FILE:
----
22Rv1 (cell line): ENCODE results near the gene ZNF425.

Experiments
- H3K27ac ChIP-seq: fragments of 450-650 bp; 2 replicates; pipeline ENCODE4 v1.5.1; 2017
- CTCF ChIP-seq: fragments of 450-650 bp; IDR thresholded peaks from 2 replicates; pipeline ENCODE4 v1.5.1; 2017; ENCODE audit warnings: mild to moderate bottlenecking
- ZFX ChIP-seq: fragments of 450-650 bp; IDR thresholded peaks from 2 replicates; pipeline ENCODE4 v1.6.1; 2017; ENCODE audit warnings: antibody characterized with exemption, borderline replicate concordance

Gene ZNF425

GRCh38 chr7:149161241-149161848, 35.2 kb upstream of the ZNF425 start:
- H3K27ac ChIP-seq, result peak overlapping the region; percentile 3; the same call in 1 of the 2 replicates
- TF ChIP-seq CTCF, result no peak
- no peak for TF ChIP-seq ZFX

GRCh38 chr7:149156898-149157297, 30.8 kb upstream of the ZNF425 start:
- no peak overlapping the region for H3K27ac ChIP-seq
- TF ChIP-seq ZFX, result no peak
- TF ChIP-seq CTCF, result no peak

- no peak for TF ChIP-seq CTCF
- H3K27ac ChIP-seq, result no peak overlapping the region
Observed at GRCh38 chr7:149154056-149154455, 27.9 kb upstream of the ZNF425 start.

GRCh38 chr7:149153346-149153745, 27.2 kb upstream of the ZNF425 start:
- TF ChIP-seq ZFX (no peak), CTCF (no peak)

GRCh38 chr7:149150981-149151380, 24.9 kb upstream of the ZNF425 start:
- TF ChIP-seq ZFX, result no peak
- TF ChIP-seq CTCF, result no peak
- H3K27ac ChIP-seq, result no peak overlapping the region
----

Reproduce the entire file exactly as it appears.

22Rv1 (cell line): ENCODE results near the gene ZNF425.

Experiments
- H3K27ac ChIP-seq: fragments of 450-650 bp; 2 replicates; pipeline ENCODE4 v1.5.1; 2017
- CTCF ChIP-seq: fragments of 450-650 bp; IDR thresholded peaks from 2 replicates; pipeline ENCODE4 v1.5.1; 2017; ENCODE audit warnings: mild to moderate bottlenecking
- ZFX ChIP-seq: fragments of 450-650 bp; IDR thresholded peaks from 2 replicates; pipeline ENCODE4 v1.6.1; 2017; ENCODE audit warnings: antibody characterized with exemption, borderline replicate concordance

Gene ZNF425

GRCh38 chr7:149161241-149161848, 35.2 kb upstream of the ZNF425 start:
- H3K27ac ChIP-seq, result peak overlapping the region; percentile 3; the same call in 1 of the 2 replicates
- TF ChIP-seq CTCF, result no peak
- no peak for TF ChIP-seq ZFX

GRCh38 chr7:149156898-149157297, 30.8 kb upstream of the ZNF425 start:
- no peak overlapping the region for H3K27ac ChIP-seq
- TF ChIP-seq ZFX, result no peak
- TF ChIP-seq CTCF, result no peak

- no peak for TF ChIP-seq CTCF
- H3K27ac ChIP-seq, result no peak overlapping the region
Observed at GRCh38 chr7:149154056-149154455, 27.9 kb upstream of the ZNF425 start.

GRCh38 chr7:149153346-149153745, 27.2 kb upstream of the ZNF425 start:
- TF ChIP-seq ZFX (no peak), CTCF (no peak)

GRCh38 chr7:149150981-149151380, 24.9 kb upstream of the ZNF425 start:
- TF ChIP-seq ZFX, result no peak
- TF ChIP-seq CTCF, result no peak
- H3K27ac ChIP-seq, result no peak overlapping the region